Tuesday, 8 June 2004

Bloomsday 100

“Are you a bookseller?” She asked.
I was on a ladder, trying to spot a Murakami book. One of those old bookstores where climbing up is sometimes the only way to reach bliss.
I felt trapped. Like a little kid who’s been caught red handed doing some trick. Mine is to be the shepherd to the books. Organising, classifying... I can't help it! If I see one book that is lost on a shelf somewhere it shouldn’t be, I bring it back to its intended place. Alphabetical order. My little mania. Not only with books, mind you, records too. Just have to do it. But I have to do it unnoticed. Like a little elf that would come during the night perform his magic trick. Kann nicht! Muss!!! Muss!!!
She has seen through me.
“Because I do that too whenever I see books” she went on, smiling.
So, no Murakami, it was useless to stay up there on the ladder. Simon was reading on a chair, absorbed in some Iris Murdoch novel. Pretending not to hear.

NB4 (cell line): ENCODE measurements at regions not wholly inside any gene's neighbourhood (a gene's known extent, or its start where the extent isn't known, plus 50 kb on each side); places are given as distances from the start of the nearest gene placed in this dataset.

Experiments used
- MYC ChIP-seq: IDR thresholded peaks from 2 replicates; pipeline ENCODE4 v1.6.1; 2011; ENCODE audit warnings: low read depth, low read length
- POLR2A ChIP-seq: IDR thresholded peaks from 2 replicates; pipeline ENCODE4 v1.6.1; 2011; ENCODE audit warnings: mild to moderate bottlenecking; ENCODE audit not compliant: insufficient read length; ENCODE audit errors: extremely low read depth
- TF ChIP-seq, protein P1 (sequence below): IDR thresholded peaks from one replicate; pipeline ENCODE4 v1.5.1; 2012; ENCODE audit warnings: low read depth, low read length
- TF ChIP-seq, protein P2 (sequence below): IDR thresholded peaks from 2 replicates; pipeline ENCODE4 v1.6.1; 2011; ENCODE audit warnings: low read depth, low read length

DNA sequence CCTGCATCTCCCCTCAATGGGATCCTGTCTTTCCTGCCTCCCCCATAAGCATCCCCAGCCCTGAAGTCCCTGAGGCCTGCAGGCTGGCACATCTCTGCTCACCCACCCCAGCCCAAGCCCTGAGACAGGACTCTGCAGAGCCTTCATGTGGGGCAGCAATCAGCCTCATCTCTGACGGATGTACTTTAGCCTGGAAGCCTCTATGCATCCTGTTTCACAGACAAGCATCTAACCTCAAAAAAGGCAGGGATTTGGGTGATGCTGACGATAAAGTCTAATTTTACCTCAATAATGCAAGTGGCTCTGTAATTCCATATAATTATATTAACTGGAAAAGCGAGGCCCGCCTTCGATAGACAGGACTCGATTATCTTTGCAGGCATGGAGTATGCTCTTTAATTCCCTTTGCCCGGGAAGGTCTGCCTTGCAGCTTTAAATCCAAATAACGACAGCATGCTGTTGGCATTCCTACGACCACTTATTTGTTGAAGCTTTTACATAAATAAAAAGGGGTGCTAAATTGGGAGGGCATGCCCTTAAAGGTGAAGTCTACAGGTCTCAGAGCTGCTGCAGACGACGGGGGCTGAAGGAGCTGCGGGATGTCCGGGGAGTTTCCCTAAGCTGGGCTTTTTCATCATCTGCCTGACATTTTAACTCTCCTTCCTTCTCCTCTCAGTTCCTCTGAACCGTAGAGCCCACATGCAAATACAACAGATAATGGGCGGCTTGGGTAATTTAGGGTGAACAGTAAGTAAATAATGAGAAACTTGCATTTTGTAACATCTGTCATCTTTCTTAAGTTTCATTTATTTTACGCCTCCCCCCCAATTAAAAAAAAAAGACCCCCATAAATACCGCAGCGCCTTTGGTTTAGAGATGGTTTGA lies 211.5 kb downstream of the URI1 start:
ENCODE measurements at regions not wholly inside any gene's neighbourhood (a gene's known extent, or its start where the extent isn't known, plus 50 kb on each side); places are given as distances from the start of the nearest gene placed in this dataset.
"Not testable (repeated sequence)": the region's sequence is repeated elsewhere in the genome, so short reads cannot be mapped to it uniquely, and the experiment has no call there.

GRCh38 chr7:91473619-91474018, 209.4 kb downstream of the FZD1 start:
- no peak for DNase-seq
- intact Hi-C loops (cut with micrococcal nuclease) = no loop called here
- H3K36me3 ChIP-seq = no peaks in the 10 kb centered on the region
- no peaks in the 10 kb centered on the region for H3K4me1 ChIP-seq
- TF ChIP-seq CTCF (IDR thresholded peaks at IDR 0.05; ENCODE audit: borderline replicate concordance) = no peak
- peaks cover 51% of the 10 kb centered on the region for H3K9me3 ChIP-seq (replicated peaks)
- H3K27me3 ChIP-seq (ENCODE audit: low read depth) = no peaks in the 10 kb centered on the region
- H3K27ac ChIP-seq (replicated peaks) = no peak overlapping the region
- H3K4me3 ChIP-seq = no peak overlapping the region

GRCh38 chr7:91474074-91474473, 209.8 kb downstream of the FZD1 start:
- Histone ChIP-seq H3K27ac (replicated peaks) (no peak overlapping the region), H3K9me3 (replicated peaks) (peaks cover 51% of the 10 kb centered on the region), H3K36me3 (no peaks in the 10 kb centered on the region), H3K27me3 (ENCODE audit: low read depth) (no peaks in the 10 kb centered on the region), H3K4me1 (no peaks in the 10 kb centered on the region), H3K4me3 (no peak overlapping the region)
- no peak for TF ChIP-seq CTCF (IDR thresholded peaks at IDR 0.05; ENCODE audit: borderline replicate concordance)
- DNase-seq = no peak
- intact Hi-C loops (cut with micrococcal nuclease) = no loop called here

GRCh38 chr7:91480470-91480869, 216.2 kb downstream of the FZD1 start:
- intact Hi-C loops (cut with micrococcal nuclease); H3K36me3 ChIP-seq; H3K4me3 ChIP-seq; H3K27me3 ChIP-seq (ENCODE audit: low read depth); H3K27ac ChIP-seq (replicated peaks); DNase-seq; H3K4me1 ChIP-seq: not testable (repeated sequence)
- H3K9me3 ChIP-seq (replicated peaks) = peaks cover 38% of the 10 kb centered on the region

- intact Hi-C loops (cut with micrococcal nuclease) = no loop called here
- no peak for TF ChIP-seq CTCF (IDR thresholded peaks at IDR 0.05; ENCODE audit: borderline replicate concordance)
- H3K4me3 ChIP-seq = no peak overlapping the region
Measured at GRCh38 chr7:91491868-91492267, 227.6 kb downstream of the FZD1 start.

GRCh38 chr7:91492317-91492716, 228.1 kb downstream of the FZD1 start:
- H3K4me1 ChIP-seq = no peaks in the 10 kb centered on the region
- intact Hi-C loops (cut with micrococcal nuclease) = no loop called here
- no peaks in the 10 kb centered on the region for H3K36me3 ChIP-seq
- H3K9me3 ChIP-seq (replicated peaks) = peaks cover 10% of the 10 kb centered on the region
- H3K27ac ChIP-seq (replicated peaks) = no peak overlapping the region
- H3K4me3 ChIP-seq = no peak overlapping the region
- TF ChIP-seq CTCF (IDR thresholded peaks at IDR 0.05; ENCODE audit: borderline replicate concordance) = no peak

Beethoven’s Violin Concerto was playing rather loud on the speakers.
“I wanted some nice nineteenth century music to soothe you…”
True, I had been whistling along.
Really, this woman could see every single detail. She handed me a little card.
“Since you’re such a bookish person, here’s an invitation. Bloomsday 100 in Vienna”. 
I  felt honoured.
“There will be readings the whole day long, from eight in the morning to three the next morning.”
“If you want to join, and maybe read yourself…”
Two boys entered the shop. Proper, polite and charming. Hoping to get a book they had ordered. She didn’t have it. But she gave them the same invitation for the reading.
“If you want to join. And read… or sing.”
The boys looked at each other and took the flyer.
“You know, they are from the Vienna Choir Boy”.
“Vienna Boy choir”, they timidly corrected.
She insisted that I put my name on the list of readers. Even if I didn’t come. I joked, saying I could read a haiku. Minimum reading.
I left my e-mail address. I might do something. Say a Vietnamese poem. Or recite Goethe’s Erlkönig, the only poem I know by heart…

“She had a big pint of beer on her desk” Simon later told me.

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